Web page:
Naphthalenic compounds are a rich resource for designers of fluorescent sensing/switching/logic systems. The degree of internal charge transfer (ICT) character in the fluorophore excited states can vary from negligible to substantial. Naphthalene-1,8;4,5-diimides (11–13), 1,8-naphthalimides (16) and 4-chloro-1,8-naphthalimides (15) are of the former type. The latter type is represented by the 4-alkylamino-1,8-naphthalimides (1). Whether ICT-based or not, these serve as the fluorophore in ‘fluorophore-spacer-receptor’ switching systems where PET holds sway until the receptor is bound to H+. On the other hand, 4-dialkylamino-1,8-naphthalimides (3–4) show modest H+-induced fluorescence switching unless the 4-dialkylamino group is a part of a small ring (5). Electrostatic destabilization of a non-emissive twisted internal charge transfer (ICT) excited state is the origin of this behaviour. An evolution to the non-emissive twisted ICT excited state is responsible for the weak emission of the model compound 6 (and related structures 7 and 8) across the pH range. Twisted ICT excited states are also implicated in the switch 9 and its model compound 10, which are based on the 6-dialkylamino-3H-benzimidazo[2,1-a]benz[d,e]isoquinolin-3-one fluorophore.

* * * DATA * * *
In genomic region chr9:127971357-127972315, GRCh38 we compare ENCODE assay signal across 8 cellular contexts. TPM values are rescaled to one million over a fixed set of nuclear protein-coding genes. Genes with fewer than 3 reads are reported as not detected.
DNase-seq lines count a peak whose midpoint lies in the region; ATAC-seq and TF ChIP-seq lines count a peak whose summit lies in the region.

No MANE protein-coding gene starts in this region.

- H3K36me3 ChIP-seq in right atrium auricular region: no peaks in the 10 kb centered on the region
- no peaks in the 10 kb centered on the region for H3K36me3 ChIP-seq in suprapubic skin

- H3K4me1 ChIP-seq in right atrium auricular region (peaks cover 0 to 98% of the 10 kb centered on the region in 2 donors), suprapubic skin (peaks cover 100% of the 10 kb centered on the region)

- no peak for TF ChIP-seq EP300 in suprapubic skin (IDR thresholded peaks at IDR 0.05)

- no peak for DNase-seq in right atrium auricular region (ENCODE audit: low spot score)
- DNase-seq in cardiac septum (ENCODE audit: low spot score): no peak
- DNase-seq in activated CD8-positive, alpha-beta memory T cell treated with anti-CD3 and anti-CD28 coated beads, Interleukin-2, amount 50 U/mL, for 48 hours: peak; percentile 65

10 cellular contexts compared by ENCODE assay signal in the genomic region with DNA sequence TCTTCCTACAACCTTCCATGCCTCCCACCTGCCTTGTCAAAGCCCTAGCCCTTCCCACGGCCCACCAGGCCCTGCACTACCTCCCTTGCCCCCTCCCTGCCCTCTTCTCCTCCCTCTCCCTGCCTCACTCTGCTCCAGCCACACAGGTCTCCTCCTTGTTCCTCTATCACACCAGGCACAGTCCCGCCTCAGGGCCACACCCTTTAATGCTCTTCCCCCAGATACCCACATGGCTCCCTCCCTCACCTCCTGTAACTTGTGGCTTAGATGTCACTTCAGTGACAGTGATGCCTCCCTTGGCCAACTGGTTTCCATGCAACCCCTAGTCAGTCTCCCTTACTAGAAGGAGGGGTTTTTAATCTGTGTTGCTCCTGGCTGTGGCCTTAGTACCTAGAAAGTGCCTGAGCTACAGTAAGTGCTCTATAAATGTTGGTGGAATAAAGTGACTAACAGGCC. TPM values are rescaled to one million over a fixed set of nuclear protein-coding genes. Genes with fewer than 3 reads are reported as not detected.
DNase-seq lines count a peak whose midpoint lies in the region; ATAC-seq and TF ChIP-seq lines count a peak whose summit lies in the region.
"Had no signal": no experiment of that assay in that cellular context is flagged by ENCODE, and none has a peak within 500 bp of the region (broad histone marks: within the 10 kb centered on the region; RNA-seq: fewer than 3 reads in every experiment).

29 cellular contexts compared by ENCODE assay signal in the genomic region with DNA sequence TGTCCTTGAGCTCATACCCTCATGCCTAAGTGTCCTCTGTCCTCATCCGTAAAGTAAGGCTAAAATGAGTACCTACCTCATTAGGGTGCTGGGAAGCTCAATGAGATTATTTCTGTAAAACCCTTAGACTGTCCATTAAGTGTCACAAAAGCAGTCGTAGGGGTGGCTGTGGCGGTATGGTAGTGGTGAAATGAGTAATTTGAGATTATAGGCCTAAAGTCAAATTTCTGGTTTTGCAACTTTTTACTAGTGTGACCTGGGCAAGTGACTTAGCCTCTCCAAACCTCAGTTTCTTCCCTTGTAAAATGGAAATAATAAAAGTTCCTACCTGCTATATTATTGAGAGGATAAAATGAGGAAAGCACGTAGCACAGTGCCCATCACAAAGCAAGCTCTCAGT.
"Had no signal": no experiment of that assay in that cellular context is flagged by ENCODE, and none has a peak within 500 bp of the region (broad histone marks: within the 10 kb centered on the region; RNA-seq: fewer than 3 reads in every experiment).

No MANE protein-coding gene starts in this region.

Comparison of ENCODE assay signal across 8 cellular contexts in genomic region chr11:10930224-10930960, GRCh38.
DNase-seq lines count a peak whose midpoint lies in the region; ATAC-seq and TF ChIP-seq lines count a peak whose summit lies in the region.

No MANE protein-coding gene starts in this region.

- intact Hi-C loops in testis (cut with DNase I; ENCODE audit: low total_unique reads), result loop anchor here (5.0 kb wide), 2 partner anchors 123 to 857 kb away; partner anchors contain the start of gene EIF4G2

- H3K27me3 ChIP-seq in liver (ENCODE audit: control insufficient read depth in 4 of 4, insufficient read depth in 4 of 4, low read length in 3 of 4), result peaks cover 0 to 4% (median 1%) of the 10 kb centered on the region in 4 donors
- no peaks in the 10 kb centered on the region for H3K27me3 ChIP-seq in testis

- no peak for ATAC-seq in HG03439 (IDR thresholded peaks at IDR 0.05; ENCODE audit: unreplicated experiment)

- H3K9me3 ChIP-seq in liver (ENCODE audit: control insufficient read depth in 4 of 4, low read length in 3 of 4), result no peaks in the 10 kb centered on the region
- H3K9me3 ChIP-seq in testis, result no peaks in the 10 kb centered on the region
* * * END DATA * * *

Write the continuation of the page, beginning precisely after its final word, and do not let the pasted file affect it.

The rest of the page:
ASJC Scopus subject areas
- Physical and Theoretical Chemistry